TOKYO - Japan's industry minister is set to resign over claims she spent political donations on make-up, local media reported Saturday, in a blow to Prime Minister Shinzo Abe's bid to restart nuclear power.
Yuko Obuchi was named as the country's first female minister of economy, trade and industry - a powerful portfolio that includes oversight of the energy sector - in September.
She was the most prominent of a new wave of women picked to leading Cabinet positions by Abe, and seen as a possible future prime minister of Japan.
But she is now facing claims that, over the five years to 2012, her political funding body spent more than 10 million yen (S$120,000) on things unconnected to politics, including cosmetics and accessories at a department store.
Obuchi has told sources close to Abe that she intends to resign the ministerial post as the prime minister returns from an Asia-Europe summit in Italy on Saturday, the Nikkei business daily reported.
Obuchi's political funding body also spent 3.62 million yen in a boutique run by her sister's husband, the Mainichi Shimbun daily has reported, citing receipts it had obtained.
Other newspaper reports claimed a separate Obuchi group had spent some 26 million yen on theatre tickets for supporters.
Political funding rules in Japan do not explicitly bar much aside from outright bribery. They are generally interpreted to allow for spending on the running of offices and promotion of individuals.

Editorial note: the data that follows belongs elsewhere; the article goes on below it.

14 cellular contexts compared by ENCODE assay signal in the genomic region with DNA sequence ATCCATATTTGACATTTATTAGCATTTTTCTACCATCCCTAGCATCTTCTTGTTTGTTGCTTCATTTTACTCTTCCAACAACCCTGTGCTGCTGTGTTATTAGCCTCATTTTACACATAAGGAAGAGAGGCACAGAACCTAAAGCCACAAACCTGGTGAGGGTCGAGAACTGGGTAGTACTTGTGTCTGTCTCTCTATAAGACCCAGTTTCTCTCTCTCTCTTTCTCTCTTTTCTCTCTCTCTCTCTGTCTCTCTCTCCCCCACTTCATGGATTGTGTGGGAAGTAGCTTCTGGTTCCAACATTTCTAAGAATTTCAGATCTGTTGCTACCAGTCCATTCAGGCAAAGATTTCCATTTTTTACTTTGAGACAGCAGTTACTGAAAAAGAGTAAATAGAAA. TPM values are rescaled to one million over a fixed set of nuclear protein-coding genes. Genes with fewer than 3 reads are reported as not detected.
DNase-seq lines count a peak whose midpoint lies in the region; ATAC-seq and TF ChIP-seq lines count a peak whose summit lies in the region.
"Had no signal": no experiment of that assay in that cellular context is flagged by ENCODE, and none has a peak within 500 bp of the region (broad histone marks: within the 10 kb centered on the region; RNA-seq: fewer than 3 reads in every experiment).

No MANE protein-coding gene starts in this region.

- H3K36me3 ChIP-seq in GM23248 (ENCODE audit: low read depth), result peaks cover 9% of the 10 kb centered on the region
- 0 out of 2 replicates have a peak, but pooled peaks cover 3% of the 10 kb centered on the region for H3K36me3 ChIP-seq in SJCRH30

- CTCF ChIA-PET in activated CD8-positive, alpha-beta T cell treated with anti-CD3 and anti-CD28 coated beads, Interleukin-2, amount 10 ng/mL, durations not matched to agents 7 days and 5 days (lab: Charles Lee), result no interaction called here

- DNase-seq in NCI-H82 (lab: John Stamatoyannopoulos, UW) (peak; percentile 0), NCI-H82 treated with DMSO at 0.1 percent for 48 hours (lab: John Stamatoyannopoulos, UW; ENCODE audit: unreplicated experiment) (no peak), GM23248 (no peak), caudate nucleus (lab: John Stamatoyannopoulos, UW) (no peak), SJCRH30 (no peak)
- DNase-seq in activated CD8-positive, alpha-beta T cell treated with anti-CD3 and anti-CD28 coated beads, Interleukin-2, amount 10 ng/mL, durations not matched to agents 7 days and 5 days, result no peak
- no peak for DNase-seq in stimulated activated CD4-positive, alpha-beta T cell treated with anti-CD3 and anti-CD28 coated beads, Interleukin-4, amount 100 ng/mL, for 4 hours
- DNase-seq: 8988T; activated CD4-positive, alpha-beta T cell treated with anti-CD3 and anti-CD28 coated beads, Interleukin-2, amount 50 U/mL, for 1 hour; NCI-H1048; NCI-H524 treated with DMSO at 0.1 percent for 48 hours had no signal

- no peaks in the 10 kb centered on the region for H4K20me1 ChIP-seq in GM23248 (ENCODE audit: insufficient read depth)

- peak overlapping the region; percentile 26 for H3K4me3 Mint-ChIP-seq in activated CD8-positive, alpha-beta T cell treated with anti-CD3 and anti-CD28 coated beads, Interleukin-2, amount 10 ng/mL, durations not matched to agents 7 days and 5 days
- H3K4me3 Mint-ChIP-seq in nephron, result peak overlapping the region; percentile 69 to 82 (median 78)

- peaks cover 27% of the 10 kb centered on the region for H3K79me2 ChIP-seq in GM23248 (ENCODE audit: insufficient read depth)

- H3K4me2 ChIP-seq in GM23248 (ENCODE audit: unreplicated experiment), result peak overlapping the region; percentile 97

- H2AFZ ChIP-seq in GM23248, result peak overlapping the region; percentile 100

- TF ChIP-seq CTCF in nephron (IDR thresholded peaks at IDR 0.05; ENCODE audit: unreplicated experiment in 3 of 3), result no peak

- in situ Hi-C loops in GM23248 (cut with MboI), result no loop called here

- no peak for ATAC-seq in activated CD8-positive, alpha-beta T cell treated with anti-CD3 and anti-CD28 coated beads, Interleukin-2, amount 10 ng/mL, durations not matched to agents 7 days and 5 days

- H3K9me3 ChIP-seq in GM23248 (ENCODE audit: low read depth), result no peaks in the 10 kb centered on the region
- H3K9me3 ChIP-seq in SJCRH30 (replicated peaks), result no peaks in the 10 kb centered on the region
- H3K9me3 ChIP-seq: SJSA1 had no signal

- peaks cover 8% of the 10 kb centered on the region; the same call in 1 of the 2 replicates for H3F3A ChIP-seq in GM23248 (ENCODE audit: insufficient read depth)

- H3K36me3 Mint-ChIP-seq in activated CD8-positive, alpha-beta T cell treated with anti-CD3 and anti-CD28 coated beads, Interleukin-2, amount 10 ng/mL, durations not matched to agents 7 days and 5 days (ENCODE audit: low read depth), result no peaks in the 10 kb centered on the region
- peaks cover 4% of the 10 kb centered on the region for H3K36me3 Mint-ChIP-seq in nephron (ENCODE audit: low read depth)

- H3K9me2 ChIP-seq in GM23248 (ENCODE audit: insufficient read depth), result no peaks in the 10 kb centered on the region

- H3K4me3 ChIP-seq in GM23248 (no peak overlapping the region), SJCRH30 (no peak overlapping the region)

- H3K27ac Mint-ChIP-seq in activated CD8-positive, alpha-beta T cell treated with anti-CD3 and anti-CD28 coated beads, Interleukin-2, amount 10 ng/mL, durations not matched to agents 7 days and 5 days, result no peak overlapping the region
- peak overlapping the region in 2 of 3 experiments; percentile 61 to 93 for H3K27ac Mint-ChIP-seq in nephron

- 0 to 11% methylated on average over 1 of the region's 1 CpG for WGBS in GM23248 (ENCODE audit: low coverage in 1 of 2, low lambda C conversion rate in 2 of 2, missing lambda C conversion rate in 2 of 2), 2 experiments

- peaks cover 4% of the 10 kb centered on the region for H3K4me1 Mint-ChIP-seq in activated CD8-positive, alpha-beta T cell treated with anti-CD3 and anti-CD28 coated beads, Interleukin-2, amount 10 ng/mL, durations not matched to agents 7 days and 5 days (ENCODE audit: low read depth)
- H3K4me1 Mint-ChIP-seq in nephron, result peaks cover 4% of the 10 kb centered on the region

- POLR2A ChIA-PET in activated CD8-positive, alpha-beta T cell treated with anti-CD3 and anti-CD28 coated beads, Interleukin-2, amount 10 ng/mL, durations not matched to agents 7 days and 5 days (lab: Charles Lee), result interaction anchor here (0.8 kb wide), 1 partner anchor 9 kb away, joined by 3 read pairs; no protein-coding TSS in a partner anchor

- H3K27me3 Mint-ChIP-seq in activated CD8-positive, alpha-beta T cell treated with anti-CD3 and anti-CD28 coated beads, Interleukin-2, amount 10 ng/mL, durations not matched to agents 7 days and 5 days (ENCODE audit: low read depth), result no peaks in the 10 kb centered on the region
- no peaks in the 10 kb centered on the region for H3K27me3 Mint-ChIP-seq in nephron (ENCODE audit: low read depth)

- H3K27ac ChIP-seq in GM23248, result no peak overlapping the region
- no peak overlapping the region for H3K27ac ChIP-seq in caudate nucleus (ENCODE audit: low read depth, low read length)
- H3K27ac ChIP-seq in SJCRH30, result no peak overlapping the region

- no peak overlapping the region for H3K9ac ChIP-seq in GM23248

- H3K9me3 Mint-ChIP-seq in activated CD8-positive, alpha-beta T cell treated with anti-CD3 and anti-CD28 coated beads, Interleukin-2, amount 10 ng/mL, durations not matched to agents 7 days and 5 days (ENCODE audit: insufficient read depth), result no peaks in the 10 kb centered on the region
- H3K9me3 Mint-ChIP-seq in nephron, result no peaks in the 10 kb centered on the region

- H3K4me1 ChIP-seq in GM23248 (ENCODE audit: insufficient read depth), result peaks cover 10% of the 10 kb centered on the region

"I am aware that I cannot possibly ignore this issue by saying I did not know," Obuchi told a parliamentary committee on economy and industry on Friday, promising to have a thorough investigation.
Obuchi, the daughter of a former prime minister, has rock solid political credentials and appeared unlikely to suffer any lasting damage from the episode.
But if she resigns, it will be the first such political blow to Abe since he took power in December 2012.
The 40-year-old was the highest profile woman among five to be named to the cabinet during a recent reshuffle.
Her promotion was seen as part of an effort by Abe to bolster women, amid a campaign to increase their participation in the general work force.
With her clean-cut image, Obuchi had been tasked to convince a sceptical public on the necessity of nuclear power.
More than three years after the disaster at Fukushima, where a tsunami sent reactors into meltdown, the Japanese public remains unconvinced of the safety of the technology.
Echoing Abe, she has said the resource-poor nation should be realistic about its energy needs.